By: Felipe Rivas
2 min read May 2020 — Developing a sense of community through a revamped downtown is the overall concept that Huntersville is working to materialize. Mayor of Huntersville John Aneralla shares the details of his three priority pillars: enact a 2040 Growth Plan, accelerate infrastructure development and bolster the town’s school capacity.
What are your primary goals for your recently inaugurated third term (November 2019) as mayor of Huntersville?
There are three main goals. First, establishing and enacting our 2040 Land Use Plan. It is a refresh of the guidelines relating to our town’s growth objectives and how to achieve them. Second, continue to invest in and accelerate infrastructure development. That includes greenways and sidewalks. Another example is our Town Hall, which was obsolete the day it was built 20 years ago and the town has outgrown it. One of the things we have been pushing for in the last few years is to develop Huntersville’s Downtown infrastructure and optimize the town’s Downtown assets. Third, we are severely lacking in school capacity. The Charlotte-Mecklenburg Schools system has no planned new school funding for North Mecklenburg. We need to figure out a way to stress our need for more schools sooner rather than later.
What are the short-term objectives for Huntersville?
The trick is to make sure we keep things as affordable as possible so people can actually live, work and play here. We are working on increasing the number of people who can work and live here, and the numbers are improving. Within the overall scheme of the town, the big focus from the governmental point of view is building out the infrastructure. Considering the rapid growth that we have witnessed over the last 25 years, the infrastructure component is lagging behind. Since 2015, we have been pulling out all the stops to accelerate growth projects, and even more so since 2019.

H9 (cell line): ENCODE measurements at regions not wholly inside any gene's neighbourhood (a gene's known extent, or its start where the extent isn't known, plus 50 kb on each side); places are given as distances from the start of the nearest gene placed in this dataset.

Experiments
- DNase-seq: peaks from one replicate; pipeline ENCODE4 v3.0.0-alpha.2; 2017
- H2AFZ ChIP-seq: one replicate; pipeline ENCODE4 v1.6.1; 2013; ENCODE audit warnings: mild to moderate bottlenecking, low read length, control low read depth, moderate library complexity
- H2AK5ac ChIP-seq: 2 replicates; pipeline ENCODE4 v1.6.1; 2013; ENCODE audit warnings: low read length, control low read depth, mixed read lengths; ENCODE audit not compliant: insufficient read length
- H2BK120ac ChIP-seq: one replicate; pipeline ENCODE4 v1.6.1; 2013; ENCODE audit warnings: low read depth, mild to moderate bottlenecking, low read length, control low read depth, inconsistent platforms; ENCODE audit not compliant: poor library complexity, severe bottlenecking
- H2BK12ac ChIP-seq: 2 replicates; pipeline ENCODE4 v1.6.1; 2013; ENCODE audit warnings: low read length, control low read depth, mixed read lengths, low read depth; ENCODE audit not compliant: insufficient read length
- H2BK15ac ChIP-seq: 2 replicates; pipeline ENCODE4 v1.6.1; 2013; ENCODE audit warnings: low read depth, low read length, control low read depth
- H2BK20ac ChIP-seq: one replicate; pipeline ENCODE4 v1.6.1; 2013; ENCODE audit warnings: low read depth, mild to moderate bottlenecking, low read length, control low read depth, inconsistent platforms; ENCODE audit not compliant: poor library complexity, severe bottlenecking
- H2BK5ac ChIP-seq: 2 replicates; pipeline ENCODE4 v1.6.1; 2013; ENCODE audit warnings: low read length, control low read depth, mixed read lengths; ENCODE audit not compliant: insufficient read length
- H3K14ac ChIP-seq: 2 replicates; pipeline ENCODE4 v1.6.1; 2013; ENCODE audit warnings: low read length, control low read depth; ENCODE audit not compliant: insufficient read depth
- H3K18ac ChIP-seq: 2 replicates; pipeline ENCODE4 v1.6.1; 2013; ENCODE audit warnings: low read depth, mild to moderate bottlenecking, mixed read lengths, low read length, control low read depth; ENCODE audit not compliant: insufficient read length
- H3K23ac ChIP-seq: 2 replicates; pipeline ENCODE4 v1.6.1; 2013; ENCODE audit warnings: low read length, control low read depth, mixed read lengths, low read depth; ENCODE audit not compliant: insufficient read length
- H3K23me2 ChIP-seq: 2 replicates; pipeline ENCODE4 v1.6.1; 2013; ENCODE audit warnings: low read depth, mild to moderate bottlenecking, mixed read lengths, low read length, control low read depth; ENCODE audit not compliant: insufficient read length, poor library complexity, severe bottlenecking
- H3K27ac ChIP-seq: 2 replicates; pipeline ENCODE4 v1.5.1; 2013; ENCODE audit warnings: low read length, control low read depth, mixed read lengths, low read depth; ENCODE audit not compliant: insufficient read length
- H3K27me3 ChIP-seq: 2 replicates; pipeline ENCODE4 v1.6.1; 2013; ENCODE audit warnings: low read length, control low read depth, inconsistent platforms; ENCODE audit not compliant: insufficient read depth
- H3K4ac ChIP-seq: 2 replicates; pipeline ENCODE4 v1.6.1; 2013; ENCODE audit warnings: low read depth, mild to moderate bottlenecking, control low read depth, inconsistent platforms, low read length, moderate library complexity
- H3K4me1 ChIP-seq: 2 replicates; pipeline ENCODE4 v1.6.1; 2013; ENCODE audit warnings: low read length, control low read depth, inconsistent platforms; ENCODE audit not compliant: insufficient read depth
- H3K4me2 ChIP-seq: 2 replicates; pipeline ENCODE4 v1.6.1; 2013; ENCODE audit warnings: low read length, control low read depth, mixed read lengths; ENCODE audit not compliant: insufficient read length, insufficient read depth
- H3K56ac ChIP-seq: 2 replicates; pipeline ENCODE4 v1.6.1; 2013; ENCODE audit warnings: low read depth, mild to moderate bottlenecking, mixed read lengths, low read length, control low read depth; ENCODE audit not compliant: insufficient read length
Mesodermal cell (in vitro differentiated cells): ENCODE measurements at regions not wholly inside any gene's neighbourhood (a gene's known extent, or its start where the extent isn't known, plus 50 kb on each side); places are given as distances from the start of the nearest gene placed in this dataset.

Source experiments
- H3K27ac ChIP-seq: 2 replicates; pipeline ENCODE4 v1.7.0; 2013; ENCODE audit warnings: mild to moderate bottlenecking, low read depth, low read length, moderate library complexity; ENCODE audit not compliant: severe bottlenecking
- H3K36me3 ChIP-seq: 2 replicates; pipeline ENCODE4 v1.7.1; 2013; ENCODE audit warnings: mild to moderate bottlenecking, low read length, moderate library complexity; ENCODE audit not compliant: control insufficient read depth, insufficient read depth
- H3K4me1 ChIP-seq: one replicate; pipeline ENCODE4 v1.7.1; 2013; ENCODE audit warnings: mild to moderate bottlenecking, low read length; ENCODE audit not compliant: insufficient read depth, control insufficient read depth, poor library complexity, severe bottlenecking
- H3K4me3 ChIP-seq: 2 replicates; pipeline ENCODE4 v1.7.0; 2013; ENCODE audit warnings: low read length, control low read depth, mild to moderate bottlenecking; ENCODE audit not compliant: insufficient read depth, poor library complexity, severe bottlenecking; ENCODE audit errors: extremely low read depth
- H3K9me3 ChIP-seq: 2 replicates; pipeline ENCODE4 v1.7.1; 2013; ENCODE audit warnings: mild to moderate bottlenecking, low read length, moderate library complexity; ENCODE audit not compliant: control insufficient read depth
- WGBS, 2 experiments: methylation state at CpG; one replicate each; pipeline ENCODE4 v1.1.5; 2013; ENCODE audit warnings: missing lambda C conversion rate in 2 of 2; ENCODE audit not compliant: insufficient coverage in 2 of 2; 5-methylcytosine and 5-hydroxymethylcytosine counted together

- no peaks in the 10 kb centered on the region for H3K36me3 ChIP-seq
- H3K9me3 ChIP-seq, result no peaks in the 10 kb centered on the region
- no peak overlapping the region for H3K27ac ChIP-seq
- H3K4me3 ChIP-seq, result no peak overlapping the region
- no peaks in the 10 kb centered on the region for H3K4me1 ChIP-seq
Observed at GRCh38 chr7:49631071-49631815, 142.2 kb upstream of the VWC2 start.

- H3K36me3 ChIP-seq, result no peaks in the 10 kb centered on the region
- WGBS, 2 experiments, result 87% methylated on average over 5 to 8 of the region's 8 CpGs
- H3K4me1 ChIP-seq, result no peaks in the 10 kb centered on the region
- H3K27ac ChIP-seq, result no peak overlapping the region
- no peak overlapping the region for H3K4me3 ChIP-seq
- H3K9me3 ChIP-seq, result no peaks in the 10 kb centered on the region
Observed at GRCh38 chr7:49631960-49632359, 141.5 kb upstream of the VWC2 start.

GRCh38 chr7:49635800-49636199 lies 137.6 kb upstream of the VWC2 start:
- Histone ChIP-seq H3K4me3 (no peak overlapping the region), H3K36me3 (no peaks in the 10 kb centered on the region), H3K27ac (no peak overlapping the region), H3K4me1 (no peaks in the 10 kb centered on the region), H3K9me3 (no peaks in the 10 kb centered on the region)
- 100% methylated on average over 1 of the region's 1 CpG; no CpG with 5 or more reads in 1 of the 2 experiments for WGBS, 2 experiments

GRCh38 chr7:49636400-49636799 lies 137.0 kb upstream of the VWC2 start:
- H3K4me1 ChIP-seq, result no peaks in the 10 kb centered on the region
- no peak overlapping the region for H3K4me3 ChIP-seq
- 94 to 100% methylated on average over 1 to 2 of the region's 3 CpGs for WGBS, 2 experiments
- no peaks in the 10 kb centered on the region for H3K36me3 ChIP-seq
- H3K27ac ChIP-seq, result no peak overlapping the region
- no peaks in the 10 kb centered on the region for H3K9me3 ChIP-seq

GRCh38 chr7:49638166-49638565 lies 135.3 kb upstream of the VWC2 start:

One area that we are most excited about is shedding the poor reputation of our Downtown. Part of this plan is to revamp Main Street. We are widening the road and getting rid of some old buildings and houses to start the improvement. Highway 115, our north/south route through the Downtown, is the only way people can get north and south. Building out our Main Street, which is east of the 115, will relieve a lot of the pressure on that one particular road. As a result of building out the infrastructure, developers are noticing that there are going to be multiple routes to get in and out. The town is investing between $18 million to $20 million, which is attracting much of the developer interest in our Downtown.
What are the main challenges inherent to the goals Huntersville has set for itself?
Our No. 1 job as a government is the safety of our people. We are facing difficulties in recruiting police and law enforcement. We are looking to be more creative. We’ve offered bonuses to our employees for referrals and we are examining changing the pay scale. We are undermanned as an entity of 65,000 people. Despite the shortfall, Huntersville consistently scores as one of the safest places in North Carolina. Our officers are doing a great job, albeit not with as many resources as we would like to bring in.
What are the town’s plans in terms of talent attraction?
That’s a question that’s on everyone’s mind. We have made a commendable effort to connect both the local business and education communities. We have the Merancas Campus of the Central Piedmont Community College (CPCC) and UNC Charlotte is close by. We are also integrating our high schools in this effort. The ultimate goal is to connect high-school seniors with jobs, particularly relating to light manufacturing. Huntersville is home to top-tier, high-tech companies, such as a 3D printing of metals manufacturer. We want to bring the Career & Technical Education (CTE) teachers and kids to the businesses to give them hands-on experience and for the schools to integrate the skills inherent to such businesses into their curriculum. We are working closely with the Lake Norman Economic Development Chamber (EDC) on this initiative.
What is the 2020 outlook for Huntersville?
We have a diverse business community. Although some sectors will be hit more severely by COVID-19 than others, we have a fairly broad business base, including a 3D manufacturing company, a fruit-netting manufacturer, even a NASCAR team. Money will be slower to come by in the short term like everywhere else, but if one wants to be close to Charlotte, with a business-friendly community at less cost, Huntersville is the place to be.
We are also looking forward to providing a sense of community by offering a walkable, playable and livable Downtown. Finally, we are thinking ahead. Conservative projections estimate the town will grow to at least 85,000 people over the next 8-10 years, with all the inherent adjustments such a population surge implies.
To learn more, visit: https://www.huntersville.org/